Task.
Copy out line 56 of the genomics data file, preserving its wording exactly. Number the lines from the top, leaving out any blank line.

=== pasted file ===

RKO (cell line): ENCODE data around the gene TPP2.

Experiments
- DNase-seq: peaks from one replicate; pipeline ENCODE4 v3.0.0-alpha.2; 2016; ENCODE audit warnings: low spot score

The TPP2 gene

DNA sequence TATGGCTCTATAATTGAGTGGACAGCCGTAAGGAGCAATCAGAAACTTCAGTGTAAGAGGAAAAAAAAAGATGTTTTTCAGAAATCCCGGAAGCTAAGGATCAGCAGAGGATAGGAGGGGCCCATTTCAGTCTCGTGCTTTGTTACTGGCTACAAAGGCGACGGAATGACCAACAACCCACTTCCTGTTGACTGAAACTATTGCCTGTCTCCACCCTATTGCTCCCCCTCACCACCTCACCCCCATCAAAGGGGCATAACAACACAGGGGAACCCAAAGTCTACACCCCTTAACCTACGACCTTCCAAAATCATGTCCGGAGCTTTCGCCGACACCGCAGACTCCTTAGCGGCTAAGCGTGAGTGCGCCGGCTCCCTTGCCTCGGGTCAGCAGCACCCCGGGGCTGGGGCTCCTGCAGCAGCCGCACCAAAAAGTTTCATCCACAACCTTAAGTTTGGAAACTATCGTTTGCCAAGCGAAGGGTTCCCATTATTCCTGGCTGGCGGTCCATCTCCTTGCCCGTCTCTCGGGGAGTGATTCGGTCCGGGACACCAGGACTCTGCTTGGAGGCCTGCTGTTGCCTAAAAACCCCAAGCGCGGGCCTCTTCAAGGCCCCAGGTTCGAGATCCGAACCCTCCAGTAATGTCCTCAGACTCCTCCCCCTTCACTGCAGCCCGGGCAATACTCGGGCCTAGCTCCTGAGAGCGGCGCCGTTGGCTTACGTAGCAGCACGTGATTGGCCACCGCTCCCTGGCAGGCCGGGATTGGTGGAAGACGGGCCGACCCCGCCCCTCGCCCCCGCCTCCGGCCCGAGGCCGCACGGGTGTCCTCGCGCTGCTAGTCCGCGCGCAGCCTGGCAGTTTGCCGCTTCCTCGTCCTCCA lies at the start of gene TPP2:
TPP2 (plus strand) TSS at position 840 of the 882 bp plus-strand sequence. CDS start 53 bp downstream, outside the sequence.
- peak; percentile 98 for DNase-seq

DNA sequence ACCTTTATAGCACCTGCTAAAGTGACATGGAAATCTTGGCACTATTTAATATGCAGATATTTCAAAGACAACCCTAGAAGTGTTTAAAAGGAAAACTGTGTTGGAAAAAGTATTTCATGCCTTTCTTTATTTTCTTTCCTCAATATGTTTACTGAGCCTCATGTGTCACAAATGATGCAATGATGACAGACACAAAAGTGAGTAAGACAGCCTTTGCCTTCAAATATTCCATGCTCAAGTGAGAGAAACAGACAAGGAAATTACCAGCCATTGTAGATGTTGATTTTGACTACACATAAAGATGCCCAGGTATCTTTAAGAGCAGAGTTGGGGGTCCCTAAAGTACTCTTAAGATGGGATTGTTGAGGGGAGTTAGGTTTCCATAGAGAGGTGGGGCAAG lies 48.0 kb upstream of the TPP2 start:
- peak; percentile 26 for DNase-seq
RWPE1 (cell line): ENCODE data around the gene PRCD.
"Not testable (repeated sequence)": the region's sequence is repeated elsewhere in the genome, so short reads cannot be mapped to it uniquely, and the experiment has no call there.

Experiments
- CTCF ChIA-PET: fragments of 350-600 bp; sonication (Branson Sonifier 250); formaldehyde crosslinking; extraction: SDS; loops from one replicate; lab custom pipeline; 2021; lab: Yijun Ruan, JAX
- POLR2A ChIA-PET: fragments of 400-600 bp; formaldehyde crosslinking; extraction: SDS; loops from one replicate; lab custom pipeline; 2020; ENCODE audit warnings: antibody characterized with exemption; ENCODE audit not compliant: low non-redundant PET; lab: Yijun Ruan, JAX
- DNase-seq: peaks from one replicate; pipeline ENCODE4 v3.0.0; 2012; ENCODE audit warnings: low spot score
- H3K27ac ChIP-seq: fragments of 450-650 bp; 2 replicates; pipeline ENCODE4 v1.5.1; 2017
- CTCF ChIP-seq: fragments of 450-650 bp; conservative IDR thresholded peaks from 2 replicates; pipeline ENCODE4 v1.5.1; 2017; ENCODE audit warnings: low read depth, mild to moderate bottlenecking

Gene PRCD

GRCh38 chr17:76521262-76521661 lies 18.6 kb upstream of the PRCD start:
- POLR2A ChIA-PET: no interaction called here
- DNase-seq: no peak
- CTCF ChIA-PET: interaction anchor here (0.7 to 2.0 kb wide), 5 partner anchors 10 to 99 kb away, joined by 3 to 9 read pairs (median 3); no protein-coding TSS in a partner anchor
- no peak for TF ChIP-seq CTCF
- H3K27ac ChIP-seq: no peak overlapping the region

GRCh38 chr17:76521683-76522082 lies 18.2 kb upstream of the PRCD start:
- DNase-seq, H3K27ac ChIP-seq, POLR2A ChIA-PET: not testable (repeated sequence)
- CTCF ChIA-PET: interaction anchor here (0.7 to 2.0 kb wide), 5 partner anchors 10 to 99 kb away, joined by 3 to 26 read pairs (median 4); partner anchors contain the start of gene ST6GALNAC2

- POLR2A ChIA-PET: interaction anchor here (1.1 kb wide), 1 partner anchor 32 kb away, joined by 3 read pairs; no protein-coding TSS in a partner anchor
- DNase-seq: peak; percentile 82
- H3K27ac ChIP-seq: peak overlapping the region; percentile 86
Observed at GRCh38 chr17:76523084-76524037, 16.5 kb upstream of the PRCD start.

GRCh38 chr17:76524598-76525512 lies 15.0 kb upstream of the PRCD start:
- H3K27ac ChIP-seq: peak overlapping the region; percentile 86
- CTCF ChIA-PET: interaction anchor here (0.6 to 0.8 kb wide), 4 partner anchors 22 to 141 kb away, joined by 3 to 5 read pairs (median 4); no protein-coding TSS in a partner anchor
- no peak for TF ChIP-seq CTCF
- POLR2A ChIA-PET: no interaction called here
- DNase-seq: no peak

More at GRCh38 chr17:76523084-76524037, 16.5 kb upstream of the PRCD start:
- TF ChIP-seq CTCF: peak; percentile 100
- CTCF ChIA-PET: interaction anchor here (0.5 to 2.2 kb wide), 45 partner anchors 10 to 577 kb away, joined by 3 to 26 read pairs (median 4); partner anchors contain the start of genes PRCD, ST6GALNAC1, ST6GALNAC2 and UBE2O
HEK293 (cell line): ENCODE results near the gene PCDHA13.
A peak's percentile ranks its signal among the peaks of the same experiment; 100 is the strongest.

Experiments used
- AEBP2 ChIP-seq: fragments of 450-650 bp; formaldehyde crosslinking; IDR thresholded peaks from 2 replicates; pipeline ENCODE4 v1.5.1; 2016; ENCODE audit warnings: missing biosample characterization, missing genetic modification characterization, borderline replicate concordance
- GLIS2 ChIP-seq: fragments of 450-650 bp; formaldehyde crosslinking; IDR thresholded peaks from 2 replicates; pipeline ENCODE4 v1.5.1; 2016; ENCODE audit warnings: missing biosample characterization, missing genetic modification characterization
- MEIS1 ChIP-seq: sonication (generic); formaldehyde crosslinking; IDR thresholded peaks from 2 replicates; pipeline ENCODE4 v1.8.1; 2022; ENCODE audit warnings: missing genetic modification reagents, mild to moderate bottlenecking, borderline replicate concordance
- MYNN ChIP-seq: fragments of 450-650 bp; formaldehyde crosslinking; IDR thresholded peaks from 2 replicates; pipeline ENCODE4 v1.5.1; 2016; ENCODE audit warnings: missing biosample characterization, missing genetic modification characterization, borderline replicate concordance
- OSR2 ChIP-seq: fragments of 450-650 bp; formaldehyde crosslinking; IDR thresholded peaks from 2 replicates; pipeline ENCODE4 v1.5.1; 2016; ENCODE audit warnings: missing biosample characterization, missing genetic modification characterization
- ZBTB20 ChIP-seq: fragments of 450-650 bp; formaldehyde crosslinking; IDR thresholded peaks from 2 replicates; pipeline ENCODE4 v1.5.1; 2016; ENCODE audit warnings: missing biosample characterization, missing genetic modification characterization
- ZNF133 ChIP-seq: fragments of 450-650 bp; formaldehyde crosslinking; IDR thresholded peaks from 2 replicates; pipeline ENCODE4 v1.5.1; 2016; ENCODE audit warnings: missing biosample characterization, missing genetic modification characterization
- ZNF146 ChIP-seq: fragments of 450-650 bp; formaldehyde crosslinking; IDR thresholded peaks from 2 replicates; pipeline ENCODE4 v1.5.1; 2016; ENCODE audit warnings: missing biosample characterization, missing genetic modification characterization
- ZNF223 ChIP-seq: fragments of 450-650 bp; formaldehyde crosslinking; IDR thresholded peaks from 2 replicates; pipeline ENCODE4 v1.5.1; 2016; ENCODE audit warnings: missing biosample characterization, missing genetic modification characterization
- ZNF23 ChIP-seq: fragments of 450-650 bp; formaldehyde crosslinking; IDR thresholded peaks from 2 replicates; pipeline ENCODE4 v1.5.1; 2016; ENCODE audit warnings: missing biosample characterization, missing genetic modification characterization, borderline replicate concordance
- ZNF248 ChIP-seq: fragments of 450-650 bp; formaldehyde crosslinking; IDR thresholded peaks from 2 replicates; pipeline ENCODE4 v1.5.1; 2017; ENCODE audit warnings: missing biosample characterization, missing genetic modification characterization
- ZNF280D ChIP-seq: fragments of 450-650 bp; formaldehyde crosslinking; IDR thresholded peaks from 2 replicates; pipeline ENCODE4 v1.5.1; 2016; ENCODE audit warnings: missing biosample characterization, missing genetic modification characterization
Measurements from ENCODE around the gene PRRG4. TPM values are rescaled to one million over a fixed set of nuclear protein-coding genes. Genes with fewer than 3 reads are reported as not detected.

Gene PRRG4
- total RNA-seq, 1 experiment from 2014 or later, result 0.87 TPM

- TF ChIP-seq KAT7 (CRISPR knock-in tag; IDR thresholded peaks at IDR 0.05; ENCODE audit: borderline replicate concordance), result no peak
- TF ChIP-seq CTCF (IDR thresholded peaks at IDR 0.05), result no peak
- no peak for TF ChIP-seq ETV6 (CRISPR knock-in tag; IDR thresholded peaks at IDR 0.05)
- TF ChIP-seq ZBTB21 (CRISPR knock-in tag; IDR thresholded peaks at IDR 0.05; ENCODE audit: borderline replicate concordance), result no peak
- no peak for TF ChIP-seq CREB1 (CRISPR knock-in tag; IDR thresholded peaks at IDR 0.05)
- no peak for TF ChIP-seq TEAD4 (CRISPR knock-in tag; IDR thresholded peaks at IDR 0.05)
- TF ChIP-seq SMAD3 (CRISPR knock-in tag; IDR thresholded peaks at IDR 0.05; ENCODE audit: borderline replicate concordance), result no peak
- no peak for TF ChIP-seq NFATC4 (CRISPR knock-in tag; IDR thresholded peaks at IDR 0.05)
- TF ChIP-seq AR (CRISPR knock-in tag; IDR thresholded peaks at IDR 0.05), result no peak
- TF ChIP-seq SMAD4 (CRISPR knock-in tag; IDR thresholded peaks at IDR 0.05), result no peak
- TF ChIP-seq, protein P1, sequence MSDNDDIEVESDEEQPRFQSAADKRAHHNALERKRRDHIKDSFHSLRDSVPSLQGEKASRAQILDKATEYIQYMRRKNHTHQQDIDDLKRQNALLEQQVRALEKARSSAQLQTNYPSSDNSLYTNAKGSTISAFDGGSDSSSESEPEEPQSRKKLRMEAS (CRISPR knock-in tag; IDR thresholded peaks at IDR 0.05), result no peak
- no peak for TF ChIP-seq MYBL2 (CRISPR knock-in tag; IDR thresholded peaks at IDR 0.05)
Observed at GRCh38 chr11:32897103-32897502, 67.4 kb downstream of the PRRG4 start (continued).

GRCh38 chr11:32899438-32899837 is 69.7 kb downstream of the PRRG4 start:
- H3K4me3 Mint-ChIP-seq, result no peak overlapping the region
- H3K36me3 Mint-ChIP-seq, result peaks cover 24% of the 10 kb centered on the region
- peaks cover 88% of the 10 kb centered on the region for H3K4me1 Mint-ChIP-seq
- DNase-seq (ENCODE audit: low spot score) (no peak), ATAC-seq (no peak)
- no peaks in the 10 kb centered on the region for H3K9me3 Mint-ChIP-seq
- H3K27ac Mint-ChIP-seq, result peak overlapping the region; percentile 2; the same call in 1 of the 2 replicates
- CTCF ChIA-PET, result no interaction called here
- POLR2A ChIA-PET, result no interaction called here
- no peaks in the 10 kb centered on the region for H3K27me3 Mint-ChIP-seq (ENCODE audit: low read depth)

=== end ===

Measurements from ENCODE around the gene PRRG4. TPM values are rescaled to one million over a fixed set of nuclear protein-coding genes. Genes with fewer than 3 reads are reported as not detected.